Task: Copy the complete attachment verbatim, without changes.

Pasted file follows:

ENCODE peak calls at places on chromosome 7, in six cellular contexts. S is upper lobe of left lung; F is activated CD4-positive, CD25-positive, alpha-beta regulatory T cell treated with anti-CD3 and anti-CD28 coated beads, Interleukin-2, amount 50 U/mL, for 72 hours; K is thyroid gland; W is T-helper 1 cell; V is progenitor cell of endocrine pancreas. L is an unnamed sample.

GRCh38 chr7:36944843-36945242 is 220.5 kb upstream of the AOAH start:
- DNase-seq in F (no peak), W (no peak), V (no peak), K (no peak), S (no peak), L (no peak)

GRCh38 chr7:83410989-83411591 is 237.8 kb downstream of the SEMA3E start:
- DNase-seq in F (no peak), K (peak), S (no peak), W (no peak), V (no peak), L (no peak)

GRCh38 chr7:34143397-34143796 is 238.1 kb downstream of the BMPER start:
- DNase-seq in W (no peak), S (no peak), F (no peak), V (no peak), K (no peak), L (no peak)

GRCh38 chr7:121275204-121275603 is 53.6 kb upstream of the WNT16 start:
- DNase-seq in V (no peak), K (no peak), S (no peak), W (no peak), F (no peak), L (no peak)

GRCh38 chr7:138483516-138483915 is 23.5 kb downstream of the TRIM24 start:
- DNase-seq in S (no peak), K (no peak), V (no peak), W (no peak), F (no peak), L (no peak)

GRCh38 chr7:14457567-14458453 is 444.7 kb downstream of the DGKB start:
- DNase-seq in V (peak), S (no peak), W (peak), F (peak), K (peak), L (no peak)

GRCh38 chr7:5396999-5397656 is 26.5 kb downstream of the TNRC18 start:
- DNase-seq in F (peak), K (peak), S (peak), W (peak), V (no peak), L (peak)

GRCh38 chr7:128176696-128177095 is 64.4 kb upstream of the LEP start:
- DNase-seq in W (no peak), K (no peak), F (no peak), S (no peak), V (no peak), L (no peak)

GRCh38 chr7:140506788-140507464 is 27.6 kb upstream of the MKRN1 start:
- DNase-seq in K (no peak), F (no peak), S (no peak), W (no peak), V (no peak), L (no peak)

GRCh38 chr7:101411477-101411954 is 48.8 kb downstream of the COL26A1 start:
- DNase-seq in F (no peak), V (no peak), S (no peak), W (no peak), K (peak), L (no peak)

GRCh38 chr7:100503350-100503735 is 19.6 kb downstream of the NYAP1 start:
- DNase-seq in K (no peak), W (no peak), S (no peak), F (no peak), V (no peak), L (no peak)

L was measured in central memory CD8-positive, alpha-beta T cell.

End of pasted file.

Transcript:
ENCODE peak calls at places on chromosome 7, in six cellular contexts. S is upper lobe of left lung; F is activated CD4-positive, CD25-positive, alpha-beta regulatory T cell treated with anti-CD3 and anti-CD28 coated beads, Interleukin-2, amount 50 U/mL, for 72 hours; K is thyroid gland; W is T-helper 1 cell; V is progenitor cell of endocrine pancreas. L is an unnamed sample.

GRCh38 chr7:36944843-36945242 is 220.5 kb upstream of the AOAH start:
- DNase-seq in F (no peak), W (no peak), V (no peak), K (no peak), S (no peak), L (no peak)

GRCh38 chr7:83410989-83411591 is 237.8 kb downstream of the SEMA3E start:
- DNase-seq in F (no peak), K (peak), S (no peak), W (no peak), V (no peak), L (no peak)

GRCh38 chr7:34143397-34143796 is 238.1 kb downstream of the BMPER start:
- DNase-seq in W (no peak), S (no peak), F (no peak), V (no peak), K (no peak), L (no peak)

GRCh38 chr7:121275204-121275603 is 53.6 kb upstream of the WNT16 start:
- DNase-seq in V (no peak), K (no peak), S (no peak), W (no peak), F (no peak), L (no peak)

GRCh38 chr7:138483516-138483915 is 23.5 kb downstream of the TRIM24 start:
- DNase-seq in S (no peak), K (no peak), V (no peak), W (no peak), F (no peak), L (no peak)

GRCh38 chr7:14457567-14458453 is 444.7 kb downstream of the DGKB start:
- DNase-seq in V (peak), S (no peak), W (peak), F (peak), K (peak), L (no peak)

GRCh38 chr7:5396999-5397656 is 26.5 kb downstream of the TNRC18 start:
- DNase-seq in F (peak), K (peak), S (peak), W (peak), V (no peak), L (peak)

GRCh38 chr7:128176696-128177095 is 64.4 kb upstream of the LEP start:
- DNase-seq in W (no peak), K (no peak), F (no peak), S (no peak), V (no peak), L (no peak)

GRCh38 chr7:140506788-140507464 is 27.6 kb upstream of the MKRN1 start:
- DNase-seq in K (no peak), F (no peak), S (no peak), W (no peak), V (no peak), L (no peak)

GRCh38 chr7:101411477-101411954 is 48.8 kb downstream of the COL26A1 start:
- DNase-seq in F (no peak), V (no peak), S (no peak), W (no peak), K (peak), L (no peak)

GRCh38 chr7:100503350-100503735 is 19.6 kb downstream of the NYAP1 start:
- DNase-seq in K (no peak), W (no peak), S (no peak), F (no peak), V (no peak), L (no peak)

L was measured in central memory CD8-positive, alpha-beta T cell.